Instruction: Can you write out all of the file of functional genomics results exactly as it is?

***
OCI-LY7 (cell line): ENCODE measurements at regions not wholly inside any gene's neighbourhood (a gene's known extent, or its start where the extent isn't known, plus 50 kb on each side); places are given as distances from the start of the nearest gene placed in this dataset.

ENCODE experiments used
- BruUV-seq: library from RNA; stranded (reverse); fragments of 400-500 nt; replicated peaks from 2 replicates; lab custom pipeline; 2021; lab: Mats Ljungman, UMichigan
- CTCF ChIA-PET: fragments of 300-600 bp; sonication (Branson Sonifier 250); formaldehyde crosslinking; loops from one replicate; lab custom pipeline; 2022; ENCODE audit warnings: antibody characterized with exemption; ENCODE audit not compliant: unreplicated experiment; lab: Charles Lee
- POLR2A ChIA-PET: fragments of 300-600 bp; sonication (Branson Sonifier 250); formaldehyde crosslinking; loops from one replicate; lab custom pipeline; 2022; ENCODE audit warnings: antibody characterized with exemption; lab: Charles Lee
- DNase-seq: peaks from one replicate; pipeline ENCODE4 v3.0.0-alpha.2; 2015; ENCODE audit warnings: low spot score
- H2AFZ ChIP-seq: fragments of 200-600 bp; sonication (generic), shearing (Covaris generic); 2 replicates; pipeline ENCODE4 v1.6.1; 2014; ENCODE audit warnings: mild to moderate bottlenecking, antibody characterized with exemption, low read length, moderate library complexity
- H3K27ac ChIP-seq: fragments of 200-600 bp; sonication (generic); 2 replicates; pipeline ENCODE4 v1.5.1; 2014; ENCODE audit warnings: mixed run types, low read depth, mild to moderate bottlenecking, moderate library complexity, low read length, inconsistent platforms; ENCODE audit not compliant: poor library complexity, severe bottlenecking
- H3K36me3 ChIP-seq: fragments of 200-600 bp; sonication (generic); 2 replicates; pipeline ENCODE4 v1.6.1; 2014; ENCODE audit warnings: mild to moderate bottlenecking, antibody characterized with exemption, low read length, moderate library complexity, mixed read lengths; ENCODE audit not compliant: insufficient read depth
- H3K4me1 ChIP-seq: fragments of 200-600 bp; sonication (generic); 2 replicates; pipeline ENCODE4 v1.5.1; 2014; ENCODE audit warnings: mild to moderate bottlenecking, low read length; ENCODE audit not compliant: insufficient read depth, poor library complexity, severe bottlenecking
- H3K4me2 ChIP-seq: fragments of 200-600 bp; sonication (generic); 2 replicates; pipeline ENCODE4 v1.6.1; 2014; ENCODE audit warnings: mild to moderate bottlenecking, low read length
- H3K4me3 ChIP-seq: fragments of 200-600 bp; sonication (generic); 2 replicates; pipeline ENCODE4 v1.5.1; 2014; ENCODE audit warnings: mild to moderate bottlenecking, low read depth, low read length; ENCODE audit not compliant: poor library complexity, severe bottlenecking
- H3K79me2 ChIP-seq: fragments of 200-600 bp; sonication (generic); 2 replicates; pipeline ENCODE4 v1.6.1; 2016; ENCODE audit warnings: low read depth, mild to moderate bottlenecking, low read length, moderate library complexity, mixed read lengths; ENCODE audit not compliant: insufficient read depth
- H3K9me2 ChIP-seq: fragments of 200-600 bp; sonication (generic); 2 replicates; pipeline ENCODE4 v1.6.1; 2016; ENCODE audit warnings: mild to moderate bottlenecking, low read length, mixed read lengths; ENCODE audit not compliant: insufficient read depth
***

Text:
OCI-LY7 (cell line): ENCODE measurements at regions not wholly inside any gene's neighbourhood (a gene's known extent, or its start where the extent isn't known, plus 50 kb on each side); places are given as distances from the start of the nearest gene placed in this dataset.

ENCODE experiments used
- BruUV-seq: library from RNA; stranded (reverse); fragments of 400-500 nt; replicated peaks from 2 replicates; lab custom pipeline; 2021; lab: Mats Ljungman, UMichigan
- CTCF ChIA-PET: fragments of 300-600 bp; sonication (Branson Sonifier 250); formaldehyde crosslinking; loops from one replicate; lab custom pipeline; 2022; ENCODE audit warnings: antibody characterized with exemption; ENCODE audit not compliant: unreplicated experiment; lab: Charles Lee
- POLR2A ChIA-PET: fragments of 300-600 bp; sonication (Branson Sonifier 250); formaldehyde crosslinking; loops from one replicate; lab custom pipeline; 2022; ENCODE audit warnings: antibody characterized with exemption; lab: Charles Lee
- DNase-seq: peaks from one replicate; pipeline ENCODE4 v3.0.0-alpha.2; 2015; ENCODE audit warnings: low spot score
- H2AFZ ChIP-seq: fragments of 200-600 bp; sonication (generic), shearing (Covaris generic); 2 replicates; pipeline ENCODE4 v1.6.1; 2014; ENCODE audit warnings: mild to moderate bottlenecking, antibody characterized with exemption, low read length, moderate library complexity
- H3K27ac ChIP-seq: fragments of 200-600 bp; sonication (generic); 2 replicates; pipeline ENCODE4 v1.5.1; 2014; ENCODE audit warnings: mixed run types, low read depth, mild to moderate bottlenecking, moderate library complexity, low read length, inconsistent platforms; ENCODE audit not compliant: poor library complexity, severe bottlenecking
- H3K36me3 ChIP-seq: fragments of 200-600 bp; sonication (generic); 2 replicates; pipeline ENCODE4 v1.6.1; 2014; ENCODE audit warnings: mild to moderate bottlenecking, antibody characterized with exemption, low read length, moderate library complexity, mixed read lengths; ENCODE audit not compliant: insufficient read depth
- H3K4me1 ChIP-seq: fragments of 200-600 bp; sonication (generic); 2 replicates; pipeline ENCODE4 v1.5.1; 2014; ENCODE audit warnings: mild to moderate bottlenecking, low read length; ENCODE audit not compliant: insufficient read depth, poor library complexity, severe bottlenecking
- H3K4me2 ChIP-seq: fragments of 200-600 bp; sonication (generic); 2 replicates; pipeline ENCODE4 v1.6.1; 2014; ENCODE audit warnings: mild to moderate bottlenecking, low read length
- H3K4me3 ChIP-seq: fragments of 200-600 bp; sonication (generic); 2 replicates; pipeline ENCODE4 v1.5.1; 2014; ENCODE audit warnings: mild to moderate bottlenecking, low read depth, low read length; ENCODE audit not compliant: poor library complexity, severe bottlenecking
- H3K79me2 ChIP-seq: fragments of 200-600 bp; sonication (generic); 2 replicates; pipeline ENCODE4 v1.6.1; 2016; ENCODE audit warnings: low read depth, mild to moderate bottlenecking, low read length, moderate library complexity, mixed read lengths; ENCODE audit not compliant: insufficient read depth
- H3K9me2 ChIP-seq: fragments of 200-600 bp; sonication (generic); 2 replicates; pipeline ENCODE4 v1.6.1; 2016; ENCODE audit warnings: mild to moderate bottlenecking, low read length, mixed read lengths; ENCODE audit not compliant: insufficient read depth